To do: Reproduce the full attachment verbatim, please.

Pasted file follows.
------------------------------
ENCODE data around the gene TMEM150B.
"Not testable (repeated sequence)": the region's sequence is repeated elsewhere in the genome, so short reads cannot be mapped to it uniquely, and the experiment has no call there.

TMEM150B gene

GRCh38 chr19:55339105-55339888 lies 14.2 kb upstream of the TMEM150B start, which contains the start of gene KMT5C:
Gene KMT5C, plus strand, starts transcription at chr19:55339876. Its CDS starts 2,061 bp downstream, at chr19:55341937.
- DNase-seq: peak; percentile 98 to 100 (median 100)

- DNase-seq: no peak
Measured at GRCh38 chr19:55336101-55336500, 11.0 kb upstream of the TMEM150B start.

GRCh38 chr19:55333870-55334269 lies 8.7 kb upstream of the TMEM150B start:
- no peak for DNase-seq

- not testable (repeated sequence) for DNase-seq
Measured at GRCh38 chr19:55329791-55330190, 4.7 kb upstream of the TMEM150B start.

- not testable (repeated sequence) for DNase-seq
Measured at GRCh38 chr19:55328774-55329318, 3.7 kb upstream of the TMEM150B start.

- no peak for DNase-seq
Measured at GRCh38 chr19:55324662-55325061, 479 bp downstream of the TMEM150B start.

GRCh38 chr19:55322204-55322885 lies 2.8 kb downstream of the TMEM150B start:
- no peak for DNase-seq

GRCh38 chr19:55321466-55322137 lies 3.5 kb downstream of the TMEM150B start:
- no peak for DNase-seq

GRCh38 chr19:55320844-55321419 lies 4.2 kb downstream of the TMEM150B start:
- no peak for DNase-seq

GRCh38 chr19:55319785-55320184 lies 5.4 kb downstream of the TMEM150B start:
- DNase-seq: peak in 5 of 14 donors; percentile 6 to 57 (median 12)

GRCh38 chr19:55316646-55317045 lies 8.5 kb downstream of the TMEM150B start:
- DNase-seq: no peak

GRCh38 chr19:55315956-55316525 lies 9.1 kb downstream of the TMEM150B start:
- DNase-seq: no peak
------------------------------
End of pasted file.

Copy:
ENCODE data around the gene TMEM150B.
"Not testable (repeated sequence)": the region's sequence is repeated elsewhere in the genome, so short reads cannot be mapped to it uniquely, and the experiment has no call there.

TMEM150B gene

GRCh38 chr19:55339105-55339888 lies 14.2 kb upstream of the TMEM150B start, which contains the start of gene KMT5C:
Gene KMT5C, plus strand, starts transcription at chr19:55339876. Its CDS starts 2,061 bp downstream, at chr19:55341937.
- DNase-seq: peak; percentile 98 to 100 (median 100)

- DNase-seq: no peak
Measured at GRCh38 chr19:55336101-55336500, 11.0 kb upstream of the TMEM150B start.

GRCh38 chr19:55333870-55334269 lies 8.7 kb upstream of the TMEM150B start:
- no peak for DNase-seq

- not testable (repeated sequence) for DNase-seq
Measured at GRCh38 chr19:55329791-55330190, 4.7 kb upstream of the TMEM150B start.

- not testable (repeated sequence) for DNase-seq
Measured at GRCh38 chr19:55328774-55329318, 3.7 kb upstream of the TMEM150B start.

- no peak for DNase-seq
Measured at GRCh38 chr19:55324662-55325061, 479 bp downstream of the TMEM150B start.

GRCh38 chr19:55322204-55322885 lies 2.8 kb downstream of the TMEM150B start:
- no peak for DNase-seq

GRCh38 chr19:55321466-55322137 lies 3.5 kb downstream of the TMEM150B start:
- no peak for DNase-seq

GRCh38 chr19:55320844-55321419 lies 4.2 kb downstream of the TMEM150B start:
- no peak for DNase-seq

GRCh38 chr19:55319785-55320184 lies 5.4 kb downstream of the TMEM150B start:
- DNase-seq: peak in 5 of 14 donors; percentile 6 to 57 (median 12)

GRCh38 chr19:55316646-55317045 lies 8.5 kb downstream of the TMEM150B start:
- DNase-seq: no peak

GRCh38 chr19:55315956-55316525 lies 9.1 kb downstream of the TMEM150B start:
- DNase-seq: no peak